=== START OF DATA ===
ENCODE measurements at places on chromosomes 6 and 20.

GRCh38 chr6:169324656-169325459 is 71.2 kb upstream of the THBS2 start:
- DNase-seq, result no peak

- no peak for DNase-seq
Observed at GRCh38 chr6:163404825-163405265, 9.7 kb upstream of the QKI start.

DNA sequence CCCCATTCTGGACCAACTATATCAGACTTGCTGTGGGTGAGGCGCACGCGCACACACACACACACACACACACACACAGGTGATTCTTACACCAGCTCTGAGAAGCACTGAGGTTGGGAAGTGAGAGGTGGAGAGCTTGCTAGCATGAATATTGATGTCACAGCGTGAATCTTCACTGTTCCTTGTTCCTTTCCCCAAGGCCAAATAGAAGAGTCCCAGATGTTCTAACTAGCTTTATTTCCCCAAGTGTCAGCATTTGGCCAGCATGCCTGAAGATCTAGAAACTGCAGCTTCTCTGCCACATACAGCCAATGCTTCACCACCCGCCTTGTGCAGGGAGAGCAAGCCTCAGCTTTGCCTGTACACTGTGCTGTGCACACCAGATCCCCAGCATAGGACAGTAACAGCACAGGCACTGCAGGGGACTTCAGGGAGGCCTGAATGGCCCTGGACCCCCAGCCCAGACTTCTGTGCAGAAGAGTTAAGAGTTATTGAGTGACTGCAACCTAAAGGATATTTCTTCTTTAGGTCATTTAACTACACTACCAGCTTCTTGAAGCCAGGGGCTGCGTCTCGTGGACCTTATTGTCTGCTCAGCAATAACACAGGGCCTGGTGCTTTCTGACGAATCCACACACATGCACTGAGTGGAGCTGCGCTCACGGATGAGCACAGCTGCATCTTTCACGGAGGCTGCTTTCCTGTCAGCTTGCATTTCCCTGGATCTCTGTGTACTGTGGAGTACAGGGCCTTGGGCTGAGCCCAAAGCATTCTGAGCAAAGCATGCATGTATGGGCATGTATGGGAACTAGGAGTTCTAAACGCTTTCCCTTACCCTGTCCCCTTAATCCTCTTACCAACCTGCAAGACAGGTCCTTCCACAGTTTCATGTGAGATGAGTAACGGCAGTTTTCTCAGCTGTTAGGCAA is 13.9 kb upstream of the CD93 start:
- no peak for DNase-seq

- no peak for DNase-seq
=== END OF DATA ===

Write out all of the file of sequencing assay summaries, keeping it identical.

ENCODE measurements at places on chromosomes 6 and 20.

GRCh38 chr6:169324656-169325459 is 71.2 kb upstream of the THBS2 start:
- DNase-seq, result no peak

- no peak for DNase-seq
Observed at GRCh38 chr6:163404825-163405265, 9.7 kb upstream of the QKI start.

DNA sequence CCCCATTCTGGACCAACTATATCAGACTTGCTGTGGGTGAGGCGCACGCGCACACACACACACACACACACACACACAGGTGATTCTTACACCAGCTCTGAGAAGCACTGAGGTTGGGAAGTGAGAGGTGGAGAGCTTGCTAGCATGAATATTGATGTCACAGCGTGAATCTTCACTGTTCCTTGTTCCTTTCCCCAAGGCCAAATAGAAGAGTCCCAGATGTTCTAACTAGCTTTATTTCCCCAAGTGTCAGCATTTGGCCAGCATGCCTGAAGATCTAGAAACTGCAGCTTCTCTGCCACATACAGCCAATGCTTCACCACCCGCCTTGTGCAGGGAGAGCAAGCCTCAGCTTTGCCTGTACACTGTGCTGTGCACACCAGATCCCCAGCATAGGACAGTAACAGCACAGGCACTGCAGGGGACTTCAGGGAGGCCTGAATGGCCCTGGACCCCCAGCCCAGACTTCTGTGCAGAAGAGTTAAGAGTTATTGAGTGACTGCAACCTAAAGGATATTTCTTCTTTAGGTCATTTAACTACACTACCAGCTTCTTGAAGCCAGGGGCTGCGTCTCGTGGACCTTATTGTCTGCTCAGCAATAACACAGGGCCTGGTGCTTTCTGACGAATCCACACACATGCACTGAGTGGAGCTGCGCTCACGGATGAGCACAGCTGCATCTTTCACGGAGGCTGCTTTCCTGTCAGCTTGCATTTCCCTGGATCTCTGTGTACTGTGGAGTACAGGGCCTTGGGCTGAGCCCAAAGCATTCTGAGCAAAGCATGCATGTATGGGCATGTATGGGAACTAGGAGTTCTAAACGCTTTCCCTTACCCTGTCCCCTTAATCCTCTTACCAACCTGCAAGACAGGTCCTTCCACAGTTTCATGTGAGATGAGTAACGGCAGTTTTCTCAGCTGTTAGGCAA is 13.9 kb upstream of the CD93 start:
- no peak for DNase-seq

- no peak for DNase-seq